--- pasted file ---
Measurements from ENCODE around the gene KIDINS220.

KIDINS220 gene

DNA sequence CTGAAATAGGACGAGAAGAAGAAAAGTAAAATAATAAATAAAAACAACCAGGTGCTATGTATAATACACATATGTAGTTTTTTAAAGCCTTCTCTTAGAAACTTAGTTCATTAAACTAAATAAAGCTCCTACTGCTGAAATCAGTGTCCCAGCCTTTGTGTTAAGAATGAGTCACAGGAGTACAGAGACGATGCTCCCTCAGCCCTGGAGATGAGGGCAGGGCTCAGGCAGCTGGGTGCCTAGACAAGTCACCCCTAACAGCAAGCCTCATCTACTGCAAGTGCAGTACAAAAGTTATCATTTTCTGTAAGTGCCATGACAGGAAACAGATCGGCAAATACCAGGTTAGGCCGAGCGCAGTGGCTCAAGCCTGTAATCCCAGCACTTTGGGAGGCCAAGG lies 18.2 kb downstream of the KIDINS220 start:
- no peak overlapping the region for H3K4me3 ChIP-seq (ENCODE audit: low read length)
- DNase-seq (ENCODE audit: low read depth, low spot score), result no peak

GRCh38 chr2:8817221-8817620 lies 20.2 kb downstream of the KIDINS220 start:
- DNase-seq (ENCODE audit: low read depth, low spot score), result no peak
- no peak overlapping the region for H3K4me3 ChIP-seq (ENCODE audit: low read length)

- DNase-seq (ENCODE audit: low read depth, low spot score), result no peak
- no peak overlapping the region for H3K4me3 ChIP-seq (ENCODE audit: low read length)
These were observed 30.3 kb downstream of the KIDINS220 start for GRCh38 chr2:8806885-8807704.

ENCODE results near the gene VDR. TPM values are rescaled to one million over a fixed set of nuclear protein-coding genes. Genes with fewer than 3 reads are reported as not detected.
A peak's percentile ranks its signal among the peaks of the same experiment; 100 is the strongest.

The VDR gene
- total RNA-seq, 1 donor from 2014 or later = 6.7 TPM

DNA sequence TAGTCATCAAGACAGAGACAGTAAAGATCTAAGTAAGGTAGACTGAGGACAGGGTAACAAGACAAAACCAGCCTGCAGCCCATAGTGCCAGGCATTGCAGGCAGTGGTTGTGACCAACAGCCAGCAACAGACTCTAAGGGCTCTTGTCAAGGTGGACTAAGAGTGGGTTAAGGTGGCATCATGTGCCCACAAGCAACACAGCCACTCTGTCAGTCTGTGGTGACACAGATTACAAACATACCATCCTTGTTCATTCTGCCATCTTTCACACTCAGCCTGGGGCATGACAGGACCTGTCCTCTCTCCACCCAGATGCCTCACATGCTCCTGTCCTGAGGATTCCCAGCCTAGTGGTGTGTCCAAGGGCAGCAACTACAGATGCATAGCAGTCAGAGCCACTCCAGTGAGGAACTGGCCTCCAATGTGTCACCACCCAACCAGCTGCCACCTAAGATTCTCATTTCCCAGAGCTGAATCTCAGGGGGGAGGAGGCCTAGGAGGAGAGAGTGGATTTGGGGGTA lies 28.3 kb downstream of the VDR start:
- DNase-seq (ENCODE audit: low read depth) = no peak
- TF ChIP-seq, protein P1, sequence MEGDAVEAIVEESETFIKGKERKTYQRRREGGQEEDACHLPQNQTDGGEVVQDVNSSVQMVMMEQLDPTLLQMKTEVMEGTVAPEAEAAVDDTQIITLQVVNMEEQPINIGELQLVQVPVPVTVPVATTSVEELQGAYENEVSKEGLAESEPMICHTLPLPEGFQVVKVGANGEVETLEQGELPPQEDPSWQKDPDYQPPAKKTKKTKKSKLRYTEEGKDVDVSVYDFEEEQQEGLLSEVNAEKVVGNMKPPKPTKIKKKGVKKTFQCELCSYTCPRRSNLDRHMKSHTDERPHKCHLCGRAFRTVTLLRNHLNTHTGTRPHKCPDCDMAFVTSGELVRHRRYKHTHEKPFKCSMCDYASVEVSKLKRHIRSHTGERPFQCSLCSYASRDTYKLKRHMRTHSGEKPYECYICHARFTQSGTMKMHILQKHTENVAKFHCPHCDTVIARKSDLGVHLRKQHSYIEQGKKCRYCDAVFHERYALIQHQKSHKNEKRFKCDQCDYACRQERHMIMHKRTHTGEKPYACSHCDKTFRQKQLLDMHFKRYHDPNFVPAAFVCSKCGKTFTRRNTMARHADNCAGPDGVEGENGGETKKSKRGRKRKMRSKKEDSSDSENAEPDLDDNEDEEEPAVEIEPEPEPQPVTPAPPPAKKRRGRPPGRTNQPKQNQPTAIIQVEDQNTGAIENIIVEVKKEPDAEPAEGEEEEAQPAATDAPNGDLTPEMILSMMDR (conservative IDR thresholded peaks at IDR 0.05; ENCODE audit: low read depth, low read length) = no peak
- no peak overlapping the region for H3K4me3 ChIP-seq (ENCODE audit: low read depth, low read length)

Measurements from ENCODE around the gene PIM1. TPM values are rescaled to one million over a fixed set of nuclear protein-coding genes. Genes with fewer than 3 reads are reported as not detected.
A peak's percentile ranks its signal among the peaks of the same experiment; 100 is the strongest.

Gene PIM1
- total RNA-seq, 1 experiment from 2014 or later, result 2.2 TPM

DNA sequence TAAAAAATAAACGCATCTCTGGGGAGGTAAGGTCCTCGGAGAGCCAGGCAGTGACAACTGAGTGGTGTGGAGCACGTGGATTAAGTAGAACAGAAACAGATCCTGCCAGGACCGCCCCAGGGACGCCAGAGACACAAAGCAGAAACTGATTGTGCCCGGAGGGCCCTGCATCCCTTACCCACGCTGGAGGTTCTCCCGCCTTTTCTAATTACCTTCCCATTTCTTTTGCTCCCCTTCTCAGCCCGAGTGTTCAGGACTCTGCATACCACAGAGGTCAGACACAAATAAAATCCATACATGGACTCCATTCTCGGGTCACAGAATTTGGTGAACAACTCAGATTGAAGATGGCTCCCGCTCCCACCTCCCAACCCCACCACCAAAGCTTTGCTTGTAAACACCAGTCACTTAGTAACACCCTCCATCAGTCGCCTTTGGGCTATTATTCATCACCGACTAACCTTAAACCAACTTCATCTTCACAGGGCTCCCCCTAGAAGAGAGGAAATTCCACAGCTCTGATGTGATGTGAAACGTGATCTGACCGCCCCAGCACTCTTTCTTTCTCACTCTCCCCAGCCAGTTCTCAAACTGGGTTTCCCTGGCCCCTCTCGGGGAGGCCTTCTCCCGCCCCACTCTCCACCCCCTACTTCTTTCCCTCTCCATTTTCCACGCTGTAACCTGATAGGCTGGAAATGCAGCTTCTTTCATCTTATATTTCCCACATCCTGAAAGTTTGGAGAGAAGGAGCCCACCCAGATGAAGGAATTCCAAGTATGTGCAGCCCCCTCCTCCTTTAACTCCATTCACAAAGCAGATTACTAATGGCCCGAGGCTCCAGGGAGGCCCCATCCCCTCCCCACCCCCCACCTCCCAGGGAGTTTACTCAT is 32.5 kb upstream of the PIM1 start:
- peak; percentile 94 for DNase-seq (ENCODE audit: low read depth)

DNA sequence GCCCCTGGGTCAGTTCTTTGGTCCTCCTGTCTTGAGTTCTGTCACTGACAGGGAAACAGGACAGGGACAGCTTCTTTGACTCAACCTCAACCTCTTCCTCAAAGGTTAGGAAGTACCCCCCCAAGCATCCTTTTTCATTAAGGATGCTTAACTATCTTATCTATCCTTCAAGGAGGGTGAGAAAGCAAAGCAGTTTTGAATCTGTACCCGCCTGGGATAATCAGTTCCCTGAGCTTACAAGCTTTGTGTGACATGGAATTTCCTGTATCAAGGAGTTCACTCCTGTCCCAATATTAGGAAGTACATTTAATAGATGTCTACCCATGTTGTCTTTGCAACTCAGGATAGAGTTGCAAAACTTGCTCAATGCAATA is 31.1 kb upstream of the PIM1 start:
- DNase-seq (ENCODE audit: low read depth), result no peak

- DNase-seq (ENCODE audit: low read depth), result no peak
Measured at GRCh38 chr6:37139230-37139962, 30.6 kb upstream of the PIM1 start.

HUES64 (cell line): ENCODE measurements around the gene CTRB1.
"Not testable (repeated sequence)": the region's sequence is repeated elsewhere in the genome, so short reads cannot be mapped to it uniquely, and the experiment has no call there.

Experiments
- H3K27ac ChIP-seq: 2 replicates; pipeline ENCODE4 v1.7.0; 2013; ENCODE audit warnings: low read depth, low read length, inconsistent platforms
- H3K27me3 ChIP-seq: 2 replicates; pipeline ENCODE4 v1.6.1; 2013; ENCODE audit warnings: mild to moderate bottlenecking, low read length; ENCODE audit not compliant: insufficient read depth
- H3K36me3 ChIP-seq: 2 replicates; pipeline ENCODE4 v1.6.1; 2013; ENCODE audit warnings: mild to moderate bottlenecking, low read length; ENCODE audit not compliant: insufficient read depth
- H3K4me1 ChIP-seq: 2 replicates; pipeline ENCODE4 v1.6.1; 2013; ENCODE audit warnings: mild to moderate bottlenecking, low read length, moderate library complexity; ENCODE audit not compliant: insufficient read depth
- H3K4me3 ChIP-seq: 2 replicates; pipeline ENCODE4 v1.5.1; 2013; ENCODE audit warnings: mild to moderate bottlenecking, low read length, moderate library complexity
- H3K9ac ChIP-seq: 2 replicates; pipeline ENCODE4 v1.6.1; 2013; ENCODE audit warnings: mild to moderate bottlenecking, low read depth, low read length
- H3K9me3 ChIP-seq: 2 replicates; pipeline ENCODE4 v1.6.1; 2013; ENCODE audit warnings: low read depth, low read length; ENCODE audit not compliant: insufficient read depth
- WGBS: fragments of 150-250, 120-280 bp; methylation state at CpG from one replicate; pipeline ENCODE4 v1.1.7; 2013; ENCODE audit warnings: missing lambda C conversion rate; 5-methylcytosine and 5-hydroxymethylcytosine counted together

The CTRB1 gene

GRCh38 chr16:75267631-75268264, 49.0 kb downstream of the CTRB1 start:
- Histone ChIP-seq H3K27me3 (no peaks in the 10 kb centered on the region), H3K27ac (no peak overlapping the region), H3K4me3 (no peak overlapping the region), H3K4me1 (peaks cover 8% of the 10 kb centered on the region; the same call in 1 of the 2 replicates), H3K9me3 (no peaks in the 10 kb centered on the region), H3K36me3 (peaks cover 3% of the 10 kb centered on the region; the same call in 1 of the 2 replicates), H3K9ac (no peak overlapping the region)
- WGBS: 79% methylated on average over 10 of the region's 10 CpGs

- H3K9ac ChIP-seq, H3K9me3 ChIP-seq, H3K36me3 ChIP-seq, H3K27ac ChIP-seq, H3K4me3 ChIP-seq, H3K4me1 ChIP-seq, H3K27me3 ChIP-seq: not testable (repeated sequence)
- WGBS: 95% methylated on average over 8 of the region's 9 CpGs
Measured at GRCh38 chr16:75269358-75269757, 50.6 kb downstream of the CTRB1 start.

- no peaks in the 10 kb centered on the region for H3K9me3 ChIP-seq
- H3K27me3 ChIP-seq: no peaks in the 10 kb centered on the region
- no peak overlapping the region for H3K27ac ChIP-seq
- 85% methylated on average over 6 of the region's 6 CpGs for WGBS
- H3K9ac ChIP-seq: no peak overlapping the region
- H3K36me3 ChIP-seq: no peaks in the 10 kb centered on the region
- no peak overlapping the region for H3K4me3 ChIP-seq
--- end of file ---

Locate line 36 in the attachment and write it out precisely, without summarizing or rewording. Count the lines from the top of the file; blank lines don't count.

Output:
- H3K4me1 ChIP-seq: 2 replicates; pipeline ENCODE4 v1.6.1; 2013; ENCODE audit warnings: mild to moderate bottlenecking, low read length, moderate library complexity; ENCODE audit not compliant: insufficient read depth